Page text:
Cement, Carbon and the Cost of Cities

Published: Monday, September 12th, 2016 by Lenora

This week’cement_brickss business section in The Economist highlighted “Cracks in the surface” about the carbon footprint and resource intensity of cement companies, as well as efforts to green the industry. The magazine’s comment follows the June release of CDP’s report “Visible Cracks,” which analyzes carbon mitigation efforts and vulnerabilities in the cement industry.

The world’s rapidly growing developing cities depend on cement because concrete, in which cement is the key input, is the most widely used building material in the world. Governments, banks and investors who are financing real estate and infrastructure in these cities should consider their exposure to the costs of carbon mitigation. Construction technology, such as the use of concrete formwork to build rapidly and efficiently, currently drives urban infrastructure. The same technology drives low-cost industrial home-building.

The cement industry’s exposure to carbon emissions matters more than industry is ready to admit. G20 governments are moving forward with commitments made at COP21, which included engaging the business, finance and investment worlds to do their (considerable) part. That directive was re-emphasized in the G-20 communiqué this past week.

Neither The Economist nor CDP find much praise for major sustainability successes in the global cement industry, mostly highlighting the broadly good behavior of the now merged LafargeHolcim. Otherwise, carbon capture remains too costly. Energy efficiency is improving slowly. The Economist’s article also points out diverging internal carbon prices while CDP suggests that even a low carbon price could wipe away billions in market value.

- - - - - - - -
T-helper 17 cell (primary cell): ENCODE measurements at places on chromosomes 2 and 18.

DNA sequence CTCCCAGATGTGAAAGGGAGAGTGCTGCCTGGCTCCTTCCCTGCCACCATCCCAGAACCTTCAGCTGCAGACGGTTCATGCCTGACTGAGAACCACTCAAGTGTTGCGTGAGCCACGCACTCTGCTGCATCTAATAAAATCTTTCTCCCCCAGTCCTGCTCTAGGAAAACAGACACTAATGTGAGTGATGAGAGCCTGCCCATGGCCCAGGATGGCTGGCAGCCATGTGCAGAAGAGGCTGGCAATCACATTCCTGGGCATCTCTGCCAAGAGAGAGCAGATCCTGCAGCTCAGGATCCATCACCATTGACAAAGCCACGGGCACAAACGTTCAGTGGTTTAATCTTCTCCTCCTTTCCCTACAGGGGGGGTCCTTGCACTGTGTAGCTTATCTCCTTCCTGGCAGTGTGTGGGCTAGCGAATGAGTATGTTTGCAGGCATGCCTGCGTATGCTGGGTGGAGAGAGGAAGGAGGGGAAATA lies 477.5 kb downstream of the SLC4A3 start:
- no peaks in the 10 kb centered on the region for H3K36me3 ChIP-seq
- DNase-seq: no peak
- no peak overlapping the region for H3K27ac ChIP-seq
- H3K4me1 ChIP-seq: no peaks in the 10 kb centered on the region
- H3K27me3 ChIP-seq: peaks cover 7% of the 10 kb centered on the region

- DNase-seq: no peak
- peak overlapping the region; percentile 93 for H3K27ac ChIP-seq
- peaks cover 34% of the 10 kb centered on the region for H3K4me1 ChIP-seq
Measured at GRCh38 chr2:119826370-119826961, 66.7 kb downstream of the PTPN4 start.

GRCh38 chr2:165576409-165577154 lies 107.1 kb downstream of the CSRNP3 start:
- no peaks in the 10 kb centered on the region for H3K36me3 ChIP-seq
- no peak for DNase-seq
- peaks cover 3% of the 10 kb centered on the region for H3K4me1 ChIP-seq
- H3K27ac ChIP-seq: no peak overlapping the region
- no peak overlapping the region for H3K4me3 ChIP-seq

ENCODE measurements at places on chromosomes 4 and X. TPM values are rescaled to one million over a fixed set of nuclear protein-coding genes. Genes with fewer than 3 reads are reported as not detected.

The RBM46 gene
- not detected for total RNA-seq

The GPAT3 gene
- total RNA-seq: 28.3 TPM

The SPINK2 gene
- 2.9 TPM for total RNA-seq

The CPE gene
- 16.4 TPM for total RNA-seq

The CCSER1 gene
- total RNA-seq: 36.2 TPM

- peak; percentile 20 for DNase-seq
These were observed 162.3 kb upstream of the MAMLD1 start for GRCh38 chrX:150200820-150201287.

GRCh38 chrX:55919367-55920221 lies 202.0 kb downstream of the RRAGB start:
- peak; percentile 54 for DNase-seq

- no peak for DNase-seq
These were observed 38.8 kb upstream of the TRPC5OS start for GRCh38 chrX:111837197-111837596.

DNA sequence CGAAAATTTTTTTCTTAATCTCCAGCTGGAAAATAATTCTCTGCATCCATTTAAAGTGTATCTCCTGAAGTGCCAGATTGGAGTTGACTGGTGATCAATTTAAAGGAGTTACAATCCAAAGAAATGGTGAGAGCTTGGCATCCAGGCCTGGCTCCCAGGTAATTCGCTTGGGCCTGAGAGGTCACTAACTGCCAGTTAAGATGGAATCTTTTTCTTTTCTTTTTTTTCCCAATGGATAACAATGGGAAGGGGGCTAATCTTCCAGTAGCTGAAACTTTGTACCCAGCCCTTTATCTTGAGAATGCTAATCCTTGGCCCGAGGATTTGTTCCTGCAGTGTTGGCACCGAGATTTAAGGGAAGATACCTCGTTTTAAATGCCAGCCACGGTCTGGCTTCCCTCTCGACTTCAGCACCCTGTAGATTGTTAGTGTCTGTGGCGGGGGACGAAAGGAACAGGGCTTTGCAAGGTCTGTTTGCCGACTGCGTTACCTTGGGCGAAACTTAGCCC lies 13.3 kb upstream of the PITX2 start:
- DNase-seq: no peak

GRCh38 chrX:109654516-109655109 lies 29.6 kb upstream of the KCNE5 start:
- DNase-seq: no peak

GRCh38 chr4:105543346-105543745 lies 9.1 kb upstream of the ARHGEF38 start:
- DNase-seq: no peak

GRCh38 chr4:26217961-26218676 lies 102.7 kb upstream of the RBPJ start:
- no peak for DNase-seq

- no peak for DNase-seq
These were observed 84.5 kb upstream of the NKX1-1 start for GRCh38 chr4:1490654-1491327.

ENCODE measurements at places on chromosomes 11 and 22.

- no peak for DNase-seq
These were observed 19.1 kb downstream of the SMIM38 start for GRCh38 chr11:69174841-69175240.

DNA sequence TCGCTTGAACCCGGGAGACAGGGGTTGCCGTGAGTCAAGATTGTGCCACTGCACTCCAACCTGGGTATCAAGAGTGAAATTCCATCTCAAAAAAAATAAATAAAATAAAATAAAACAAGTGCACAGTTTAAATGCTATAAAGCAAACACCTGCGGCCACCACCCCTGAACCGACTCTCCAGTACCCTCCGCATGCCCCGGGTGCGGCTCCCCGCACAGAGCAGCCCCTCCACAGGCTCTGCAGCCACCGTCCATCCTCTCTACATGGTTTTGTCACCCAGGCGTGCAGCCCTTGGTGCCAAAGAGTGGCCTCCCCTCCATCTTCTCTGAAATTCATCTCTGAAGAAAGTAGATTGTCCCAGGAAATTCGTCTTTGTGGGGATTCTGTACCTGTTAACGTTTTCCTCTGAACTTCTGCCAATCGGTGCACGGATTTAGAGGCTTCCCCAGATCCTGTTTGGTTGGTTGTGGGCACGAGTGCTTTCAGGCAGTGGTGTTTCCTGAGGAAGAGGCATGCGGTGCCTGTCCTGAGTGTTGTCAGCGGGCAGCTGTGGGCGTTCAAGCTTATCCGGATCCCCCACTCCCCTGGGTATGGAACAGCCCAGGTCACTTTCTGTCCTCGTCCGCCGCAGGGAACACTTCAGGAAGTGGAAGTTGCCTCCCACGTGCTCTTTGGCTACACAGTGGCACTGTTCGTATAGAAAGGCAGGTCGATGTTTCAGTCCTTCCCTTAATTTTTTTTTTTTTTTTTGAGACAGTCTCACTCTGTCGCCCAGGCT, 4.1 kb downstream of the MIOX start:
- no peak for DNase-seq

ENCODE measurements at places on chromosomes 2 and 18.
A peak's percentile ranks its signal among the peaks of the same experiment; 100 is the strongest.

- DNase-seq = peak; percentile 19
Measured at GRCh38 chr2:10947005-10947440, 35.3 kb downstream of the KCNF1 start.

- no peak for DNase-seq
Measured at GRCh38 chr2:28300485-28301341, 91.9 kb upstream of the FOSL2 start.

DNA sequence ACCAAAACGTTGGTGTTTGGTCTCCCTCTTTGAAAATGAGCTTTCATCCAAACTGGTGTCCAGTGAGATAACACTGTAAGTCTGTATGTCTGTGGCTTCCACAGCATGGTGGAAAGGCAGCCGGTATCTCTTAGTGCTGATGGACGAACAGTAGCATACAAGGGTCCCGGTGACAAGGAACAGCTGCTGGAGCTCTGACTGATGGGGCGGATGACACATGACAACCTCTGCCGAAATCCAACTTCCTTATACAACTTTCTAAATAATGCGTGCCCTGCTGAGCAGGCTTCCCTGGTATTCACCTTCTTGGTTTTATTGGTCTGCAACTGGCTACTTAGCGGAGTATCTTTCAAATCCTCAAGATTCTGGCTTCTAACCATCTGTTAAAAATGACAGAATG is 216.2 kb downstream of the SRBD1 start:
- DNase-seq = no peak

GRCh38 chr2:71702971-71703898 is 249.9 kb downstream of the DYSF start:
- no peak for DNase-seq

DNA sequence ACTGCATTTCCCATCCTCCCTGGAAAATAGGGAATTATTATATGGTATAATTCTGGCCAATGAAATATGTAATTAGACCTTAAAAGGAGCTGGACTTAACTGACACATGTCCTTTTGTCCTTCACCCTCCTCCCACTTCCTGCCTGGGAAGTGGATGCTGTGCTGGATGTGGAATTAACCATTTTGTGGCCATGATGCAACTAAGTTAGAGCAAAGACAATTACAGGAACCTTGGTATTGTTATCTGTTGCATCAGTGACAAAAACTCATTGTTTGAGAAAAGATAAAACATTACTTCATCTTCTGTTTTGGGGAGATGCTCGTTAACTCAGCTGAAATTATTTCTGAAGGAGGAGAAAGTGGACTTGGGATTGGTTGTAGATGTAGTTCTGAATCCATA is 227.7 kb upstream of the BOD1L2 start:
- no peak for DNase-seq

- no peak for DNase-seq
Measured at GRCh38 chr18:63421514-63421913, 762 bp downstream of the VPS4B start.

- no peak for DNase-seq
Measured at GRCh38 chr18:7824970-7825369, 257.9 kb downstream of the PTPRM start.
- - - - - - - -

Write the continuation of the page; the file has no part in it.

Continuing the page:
In all fairness, most resource intensive corporate behemoths across industries are just starting to analyze their carbon exposure – let alone divulge that analysis and act aggressively to address exposures. That’s no excuse for ignoring the urgency of a response.

New technology and materials are chipping away at industry by recycling existing material, manufacturing new aggregates and cutting back on intensive limestone quarrying.

As long as concrete remains the material of choice for building globally, the industry may believe it can afford to make incremental changes and not fear alternatives till it can buy its way out of any tight spots.

Those charged with building new cities should be on notice that the industry’s carbon exposure could mean higher costs to build critical infrastructure as emissions reductions policies and mechanisms eventually take their toll. Those projects that can least absorb the higher costs will be most vulnerable.